Blindness

  • Medical Author:
    Andrew A. Dahl, MD, FACS

    Andrew A. Dahl, MD, is a board-certified ophthalmologist. Dr. Dahl's educational background includes a BA with Honors and Distinction from Wesleyan University, Middletown, CT, and an MD from Cornell University, where he was selected for Alpha Omega Alpha, the national medical honor society. He had an internal medical internship at the New York Hospital/Cornell Medical Center.

  • Medical Editor: William C. Shiel Jr., MD, FACP, FACR
    William C. Shiel Jr., MD, FACP, FACR

    William C. Shiel Jr., MD, FACP, FACR

    Dr. Shiel received a Bachelor of Science degree with honors from the University of Notre Dame. There he was involved in research in radiation biology and received the Huisking Scholarship. After graduating from St. Louis University School of Medicine, he completed his Internal Medicine residency and Rheumatology fellowship at the University of California, Irvine. He is board-certified in Internal Medicine and Rheumatology.

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Common Eye Problems and Infections

Is blindness preventable?

Blindness is preventable through a combination of education and access to good medical care. Most traumatic causes of blindness can be prevented through eye protection. Nutritional causes of blindness are preventable through proper diet. Most cases of blindness from glaucoma are preventable through early detection and appropriate treatment. Visual impairment and blindness caused by infectious diseases have been greatly reduced through international public-health measures.

The majority of blindness from diabetic retinopathy is preventable through careful control of blood-sugar levels, exercise, avoidance of obesity and smoking, and emphasis on eating foods that do not increase the sugar load (complex, rather than simple carbohydrates). There has been an increase in the number of people who are blind or visually impaired from conditions that are a result of living longer. As the world's population achieves greater longevity, there will also be more blindness from other diseases such as macular degeneration. However, these diseases are so common that research and treatment are constantly evolving. Regular eye examinations may often uncover a potentially blinding illness that can then be treated before there is any visual loss.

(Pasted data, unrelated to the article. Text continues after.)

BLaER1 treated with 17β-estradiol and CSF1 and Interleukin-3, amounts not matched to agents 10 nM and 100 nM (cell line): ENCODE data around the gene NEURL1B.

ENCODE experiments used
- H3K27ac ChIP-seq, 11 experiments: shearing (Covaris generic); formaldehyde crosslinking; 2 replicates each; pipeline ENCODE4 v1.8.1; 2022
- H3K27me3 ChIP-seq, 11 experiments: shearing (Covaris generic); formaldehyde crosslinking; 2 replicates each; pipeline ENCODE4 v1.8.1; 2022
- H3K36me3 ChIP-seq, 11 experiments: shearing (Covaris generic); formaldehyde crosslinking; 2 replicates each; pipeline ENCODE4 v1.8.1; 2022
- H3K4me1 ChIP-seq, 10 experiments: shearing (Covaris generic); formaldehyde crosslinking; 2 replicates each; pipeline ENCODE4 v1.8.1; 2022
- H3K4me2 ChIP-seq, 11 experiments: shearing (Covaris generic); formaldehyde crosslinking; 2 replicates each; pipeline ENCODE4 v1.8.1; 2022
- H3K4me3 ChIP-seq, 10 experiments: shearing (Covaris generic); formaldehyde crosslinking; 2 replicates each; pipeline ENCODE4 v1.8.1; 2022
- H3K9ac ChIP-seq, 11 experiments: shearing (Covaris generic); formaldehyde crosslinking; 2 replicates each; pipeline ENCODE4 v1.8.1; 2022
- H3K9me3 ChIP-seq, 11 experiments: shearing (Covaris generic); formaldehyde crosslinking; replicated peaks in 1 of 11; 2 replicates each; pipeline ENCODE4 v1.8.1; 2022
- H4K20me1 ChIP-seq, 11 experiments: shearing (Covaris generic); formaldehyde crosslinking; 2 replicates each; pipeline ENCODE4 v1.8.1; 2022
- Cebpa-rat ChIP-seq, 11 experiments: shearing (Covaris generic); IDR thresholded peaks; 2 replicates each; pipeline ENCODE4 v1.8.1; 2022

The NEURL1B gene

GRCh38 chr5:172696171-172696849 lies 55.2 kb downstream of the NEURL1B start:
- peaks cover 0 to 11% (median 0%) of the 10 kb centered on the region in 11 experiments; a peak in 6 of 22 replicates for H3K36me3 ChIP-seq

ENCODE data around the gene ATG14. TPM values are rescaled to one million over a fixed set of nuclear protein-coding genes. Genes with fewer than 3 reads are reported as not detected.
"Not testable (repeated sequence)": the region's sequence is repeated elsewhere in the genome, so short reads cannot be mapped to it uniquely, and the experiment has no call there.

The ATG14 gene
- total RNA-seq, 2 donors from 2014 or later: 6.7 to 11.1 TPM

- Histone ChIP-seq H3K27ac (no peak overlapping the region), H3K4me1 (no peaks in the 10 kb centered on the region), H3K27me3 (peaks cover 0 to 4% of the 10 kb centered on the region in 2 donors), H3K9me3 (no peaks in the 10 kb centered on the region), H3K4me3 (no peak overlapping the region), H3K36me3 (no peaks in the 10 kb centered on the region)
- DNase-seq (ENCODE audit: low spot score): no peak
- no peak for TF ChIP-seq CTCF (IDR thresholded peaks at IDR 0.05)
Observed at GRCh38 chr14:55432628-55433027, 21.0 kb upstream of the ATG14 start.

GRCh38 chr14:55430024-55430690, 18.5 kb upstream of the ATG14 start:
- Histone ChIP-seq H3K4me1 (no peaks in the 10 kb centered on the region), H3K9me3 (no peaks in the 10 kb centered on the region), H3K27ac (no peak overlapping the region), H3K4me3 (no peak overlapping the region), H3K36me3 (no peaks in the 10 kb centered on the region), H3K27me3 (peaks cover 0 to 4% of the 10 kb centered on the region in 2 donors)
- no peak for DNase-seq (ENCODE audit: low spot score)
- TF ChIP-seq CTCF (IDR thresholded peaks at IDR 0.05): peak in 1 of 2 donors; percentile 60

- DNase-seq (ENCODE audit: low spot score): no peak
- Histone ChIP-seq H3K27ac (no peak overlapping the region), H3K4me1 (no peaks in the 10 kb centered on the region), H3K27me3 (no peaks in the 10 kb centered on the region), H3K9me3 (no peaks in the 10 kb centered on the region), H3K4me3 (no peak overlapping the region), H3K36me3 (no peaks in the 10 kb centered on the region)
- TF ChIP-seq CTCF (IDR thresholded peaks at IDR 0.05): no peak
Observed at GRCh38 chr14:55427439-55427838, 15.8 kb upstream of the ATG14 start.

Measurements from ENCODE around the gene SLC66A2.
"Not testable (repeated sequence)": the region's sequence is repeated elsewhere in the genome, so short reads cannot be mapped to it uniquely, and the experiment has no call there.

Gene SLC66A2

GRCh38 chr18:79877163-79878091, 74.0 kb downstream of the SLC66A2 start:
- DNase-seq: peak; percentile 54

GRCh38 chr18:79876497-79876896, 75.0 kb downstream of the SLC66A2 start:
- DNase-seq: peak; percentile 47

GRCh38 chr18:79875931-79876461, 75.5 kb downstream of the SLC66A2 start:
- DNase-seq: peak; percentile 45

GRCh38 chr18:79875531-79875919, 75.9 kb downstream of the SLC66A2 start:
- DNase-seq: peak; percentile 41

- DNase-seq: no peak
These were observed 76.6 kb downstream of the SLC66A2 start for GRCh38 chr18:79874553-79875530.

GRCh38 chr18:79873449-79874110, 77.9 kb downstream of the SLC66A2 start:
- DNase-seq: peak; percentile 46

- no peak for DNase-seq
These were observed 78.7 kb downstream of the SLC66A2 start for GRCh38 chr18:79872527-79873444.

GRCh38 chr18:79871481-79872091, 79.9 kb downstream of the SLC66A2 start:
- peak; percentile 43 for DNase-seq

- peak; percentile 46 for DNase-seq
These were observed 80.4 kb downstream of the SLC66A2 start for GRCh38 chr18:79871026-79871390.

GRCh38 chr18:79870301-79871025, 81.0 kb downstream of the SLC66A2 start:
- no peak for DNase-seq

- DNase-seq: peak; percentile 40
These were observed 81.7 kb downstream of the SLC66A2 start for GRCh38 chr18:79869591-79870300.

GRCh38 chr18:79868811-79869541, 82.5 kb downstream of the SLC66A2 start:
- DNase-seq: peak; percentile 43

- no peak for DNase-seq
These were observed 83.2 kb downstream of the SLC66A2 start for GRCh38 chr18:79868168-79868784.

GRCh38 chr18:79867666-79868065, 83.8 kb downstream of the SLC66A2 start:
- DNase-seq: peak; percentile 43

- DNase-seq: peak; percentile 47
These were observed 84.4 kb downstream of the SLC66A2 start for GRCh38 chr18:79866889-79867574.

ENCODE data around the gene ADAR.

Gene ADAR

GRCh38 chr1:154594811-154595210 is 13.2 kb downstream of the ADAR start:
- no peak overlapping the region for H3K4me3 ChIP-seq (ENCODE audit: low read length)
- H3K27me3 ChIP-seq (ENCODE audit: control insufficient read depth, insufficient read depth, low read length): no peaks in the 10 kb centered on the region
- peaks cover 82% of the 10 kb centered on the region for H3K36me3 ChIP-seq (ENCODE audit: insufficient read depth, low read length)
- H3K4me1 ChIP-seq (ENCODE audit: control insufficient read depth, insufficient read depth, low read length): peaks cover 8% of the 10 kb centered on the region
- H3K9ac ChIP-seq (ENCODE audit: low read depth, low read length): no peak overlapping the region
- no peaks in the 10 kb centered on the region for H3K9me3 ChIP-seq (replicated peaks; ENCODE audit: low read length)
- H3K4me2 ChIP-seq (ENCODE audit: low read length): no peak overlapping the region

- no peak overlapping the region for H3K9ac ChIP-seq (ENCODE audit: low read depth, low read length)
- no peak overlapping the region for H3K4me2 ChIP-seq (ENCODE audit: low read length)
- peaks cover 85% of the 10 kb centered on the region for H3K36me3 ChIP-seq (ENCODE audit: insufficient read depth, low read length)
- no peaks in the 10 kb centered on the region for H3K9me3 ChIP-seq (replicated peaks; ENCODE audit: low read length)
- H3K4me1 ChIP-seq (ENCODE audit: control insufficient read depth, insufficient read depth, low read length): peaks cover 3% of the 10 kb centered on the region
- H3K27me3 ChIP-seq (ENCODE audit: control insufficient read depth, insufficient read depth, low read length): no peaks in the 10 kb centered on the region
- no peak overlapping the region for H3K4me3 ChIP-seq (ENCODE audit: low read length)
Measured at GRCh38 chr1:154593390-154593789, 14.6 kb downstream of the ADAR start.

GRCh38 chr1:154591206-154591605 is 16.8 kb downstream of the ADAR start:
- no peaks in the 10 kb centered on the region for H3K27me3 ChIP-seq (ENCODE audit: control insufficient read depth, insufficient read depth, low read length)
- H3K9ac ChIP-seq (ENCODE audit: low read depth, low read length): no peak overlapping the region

There is ongoing research regarding gene therapy for certain patients with inheritable diseases such as Leber's congenital amaurosis (LCA) and retinitis pigmentosa.

Patients who have untreatable blindness need tools and help to reorganize their habits and the way in which they perform their everyday tasks. Organizations, such as the Braille Institute, offer helpful resources and support for people with blindness and for their families. Visual aids, text-reading software, and Braille books are available, together with many simple and complex technologies to assist them in functioning more effectively. In the United States and most other developed nations, financial assistance through various agencies can pay for the training and support necessary to allow a blind person to function.

John Milton and Helen Keller are well known for their accomplishments in life despite being blind. There are countless other unnamed individuals with blindness, however, who, despite significant visual handicaps, have had full lives and enriched the lives of those who have interacted with them.

REFERENCES:

American Academy of Ophthalmology. "Eye Health Statistics at a Glance." Apr. 2011. <http://www.aao.org/newsroom/upload/Eye-Health-Statistics-April-2011.pdf>.

Switzerland. World Health Organization. "Visual Impairment and Blindness." Aug. 2014. <http://www.who.int/mediacentre/factsheets/fs282/en/>.

Medically Reviewed by a Doctor on 2/25/2015

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